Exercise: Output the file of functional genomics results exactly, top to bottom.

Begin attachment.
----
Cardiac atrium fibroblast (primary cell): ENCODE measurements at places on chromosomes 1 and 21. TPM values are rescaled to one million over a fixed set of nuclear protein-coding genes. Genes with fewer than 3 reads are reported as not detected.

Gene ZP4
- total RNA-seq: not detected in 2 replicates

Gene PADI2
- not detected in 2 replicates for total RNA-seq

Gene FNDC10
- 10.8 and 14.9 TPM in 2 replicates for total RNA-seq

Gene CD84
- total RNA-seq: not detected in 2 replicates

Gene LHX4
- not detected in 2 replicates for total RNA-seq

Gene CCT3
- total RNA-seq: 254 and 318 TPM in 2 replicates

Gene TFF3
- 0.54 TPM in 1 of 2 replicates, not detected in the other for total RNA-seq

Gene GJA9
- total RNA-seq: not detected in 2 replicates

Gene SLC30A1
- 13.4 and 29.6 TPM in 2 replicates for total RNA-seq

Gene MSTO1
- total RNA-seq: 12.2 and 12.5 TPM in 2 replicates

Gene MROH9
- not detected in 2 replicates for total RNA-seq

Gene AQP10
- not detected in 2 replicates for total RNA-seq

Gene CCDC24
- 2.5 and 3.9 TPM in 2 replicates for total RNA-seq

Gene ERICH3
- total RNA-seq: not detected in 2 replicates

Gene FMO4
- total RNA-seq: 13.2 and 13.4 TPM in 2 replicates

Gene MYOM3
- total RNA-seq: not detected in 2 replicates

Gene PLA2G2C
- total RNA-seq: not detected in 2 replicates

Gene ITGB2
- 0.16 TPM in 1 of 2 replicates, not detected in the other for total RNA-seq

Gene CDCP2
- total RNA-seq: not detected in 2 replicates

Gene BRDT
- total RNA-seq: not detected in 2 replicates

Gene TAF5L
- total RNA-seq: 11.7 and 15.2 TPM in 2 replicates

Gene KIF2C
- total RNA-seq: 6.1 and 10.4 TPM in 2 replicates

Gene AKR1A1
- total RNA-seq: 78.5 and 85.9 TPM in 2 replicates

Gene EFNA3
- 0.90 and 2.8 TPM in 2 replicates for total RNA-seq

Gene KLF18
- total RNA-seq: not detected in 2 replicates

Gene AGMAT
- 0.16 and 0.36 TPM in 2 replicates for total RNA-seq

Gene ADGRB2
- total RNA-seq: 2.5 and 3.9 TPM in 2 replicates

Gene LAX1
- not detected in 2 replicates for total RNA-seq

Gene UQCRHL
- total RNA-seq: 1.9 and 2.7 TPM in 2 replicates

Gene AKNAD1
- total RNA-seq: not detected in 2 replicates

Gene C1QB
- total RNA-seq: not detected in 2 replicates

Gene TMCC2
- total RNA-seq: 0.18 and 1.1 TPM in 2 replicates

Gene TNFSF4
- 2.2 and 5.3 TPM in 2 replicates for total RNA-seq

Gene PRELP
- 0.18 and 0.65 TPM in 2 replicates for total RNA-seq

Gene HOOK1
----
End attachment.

Cardiac atrium fibroblast (primary cell): ENCODE measurements at places on chromosomes 1 and 21. TPM values are rescaled to one million over a fixed set of nuclear protein-coding genes. Genes with fewer than 3 reads are reported as not detected.

Gene ZP4
- total RNA-seq: not detected in 2 replicates

Gene PADI2
- not detected in 2 replicates for total RNA-seq

Gene FNDC10
- 10.8 and 14.9 TPM in 2 replicates for total RNA-seq

Gene CD84
- total RNA-seq: not detected in 2 replicates

Gene LHX4
- not detected in 2 replicates for total RNA-seq

Gene CCT3
- total RNA-seq: 254 and 318 TPM in 2 replicates

Gene TFF3
- 0.54 TPM in 1 of 2 replicates, not detected in the other for total RNA-seq

Gene GJA9
- total RNA-seq: not detected in 2 replicates

Gene SLC30A1
- 13.4 and 29.6 TPM in 2 replicates for total RNA-seq

Gene MSTO1
- total RNA-seq: 12.2 and 12.5 TPM in 2 replicates

Gene MROH9
- not detected in 2 replicates for total RNA-seq

Gene AQP10
- not detected in 2 replicates for total RNA-seq

Gene CCDC24
- 2.5 and 3.9 TPM in 2 replicates for total RNA-seq

Gene ERICH3
- total RNA-seq: not detected in 2 replicates

Gene FMO4
- total RNA-seq: 13.2 and 13.4 TPM in 2 replicates

Gene MYOM3
- total RNA-seq: not detected in 2 replicates

Gene PLA2G2C
- total RNA-seq: not detected in 2 replicates

Gene ITGB2
- 0.16 TPM in 1 of 2 replicates, not detected in the other for total RNA-seq

Gene CDCP2
- total RNA-seq: not detected in 2 replicates

Gene BRDT
- total RNA-seq: not detected in 2 replicates

Gene TAF5L
- total RNA-seq: 11.7 and 15.2 TPM in 2 replicates

Gene KIF2C
- total RNA-seq: 6.1 and 10.4 TPM in 2 replicates

Gene AKR1A1
- total RNA-seq: 78.5 and 85.9 TPM in 2 replicates

Gene EFNA3
- 0.90 and 2.8 TPM in 2 replicates for total RNA-seq

Gene KLF18
- total RNA-seq: not detected in 2 replicates

Gene AGMAT
- 0.16 and 0.36 TPM in 2 replicates for total RNA-seq

Gene ADGRB2
- total RNA-seq: 2.5 and 3.9 TPM in 2 replicates

Gene LAX1
- not detected in 2 replicates for total RNA-seq

Gene UQCRHL
- total RNA-seq: 1.9 and 2.7 TPM in 2 replicates

Gene AKNAD1
- total RNA-seq: not detected in 2 replicates

Gene C1QB
- total RNA-seq: not detected in 2 replicates

Gene TMCC2
- total RNA-seq: 0.18 and 1.1 TPM in 2 replicates

Gene TNFSF4
- 2.2 and 5.3 TPM in 2 replicates for total RNA-seq

Gene PRELP
- 0.18 and 0.65 TPM in 2 replicates for total RNA-seq

Gene HOOK1